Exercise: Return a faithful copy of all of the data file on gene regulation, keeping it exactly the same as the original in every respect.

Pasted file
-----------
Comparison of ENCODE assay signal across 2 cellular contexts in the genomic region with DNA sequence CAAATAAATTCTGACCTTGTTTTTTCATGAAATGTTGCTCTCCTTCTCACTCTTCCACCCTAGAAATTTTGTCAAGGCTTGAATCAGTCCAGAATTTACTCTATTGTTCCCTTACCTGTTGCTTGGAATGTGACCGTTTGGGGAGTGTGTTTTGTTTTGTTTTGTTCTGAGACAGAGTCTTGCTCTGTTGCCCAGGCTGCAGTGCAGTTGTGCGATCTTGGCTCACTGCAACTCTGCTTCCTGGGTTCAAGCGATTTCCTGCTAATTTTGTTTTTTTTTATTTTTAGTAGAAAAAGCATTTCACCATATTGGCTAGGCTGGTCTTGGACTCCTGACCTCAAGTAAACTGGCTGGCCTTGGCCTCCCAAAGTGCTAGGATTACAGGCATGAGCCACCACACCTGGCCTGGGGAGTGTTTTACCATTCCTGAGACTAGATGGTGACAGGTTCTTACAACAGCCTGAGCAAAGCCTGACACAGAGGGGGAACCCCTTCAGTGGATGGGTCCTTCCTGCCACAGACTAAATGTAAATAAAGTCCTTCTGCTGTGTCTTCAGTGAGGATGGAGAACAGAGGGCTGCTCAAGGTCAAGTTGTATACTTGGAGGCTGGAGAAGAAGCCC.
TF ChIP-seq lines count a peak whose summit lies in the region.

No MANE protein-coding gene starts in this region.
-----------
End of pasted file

Comparison of ENCODE assay signal across 2 cellular contexts in the genomic region with DNA sequence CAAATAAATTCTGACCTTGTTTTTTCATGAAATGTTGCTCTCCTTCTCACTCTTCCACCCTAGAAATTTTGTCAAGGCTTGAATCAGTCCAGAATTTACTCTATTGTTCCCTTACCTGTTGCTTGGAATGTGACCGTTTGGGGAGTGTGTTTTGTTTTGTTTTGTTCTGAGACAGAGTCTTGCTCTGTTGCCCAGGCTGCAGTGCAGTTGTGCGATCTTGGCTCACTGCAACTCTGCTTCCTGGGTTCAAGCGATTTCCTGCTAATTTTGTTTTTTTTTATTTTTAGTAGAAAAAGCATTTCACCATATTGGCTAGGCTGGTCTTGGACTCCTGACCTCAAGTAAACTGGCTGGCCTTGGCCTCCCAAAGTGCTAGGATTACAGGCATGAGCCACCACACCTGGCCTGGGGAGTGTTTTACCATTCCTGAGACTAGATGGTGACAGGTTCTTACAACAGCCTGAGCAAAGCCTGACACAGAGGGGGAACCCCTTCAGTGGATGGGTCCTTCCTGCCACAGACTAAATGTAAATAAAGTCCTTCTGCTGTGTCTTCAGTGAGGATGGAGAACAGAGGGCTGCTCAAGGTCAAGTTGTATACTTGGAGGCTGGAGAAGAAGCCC.
TF ChIP-seq lines count a peak whose summit lies in the region.

No MANE protein-coding gene starts in this region.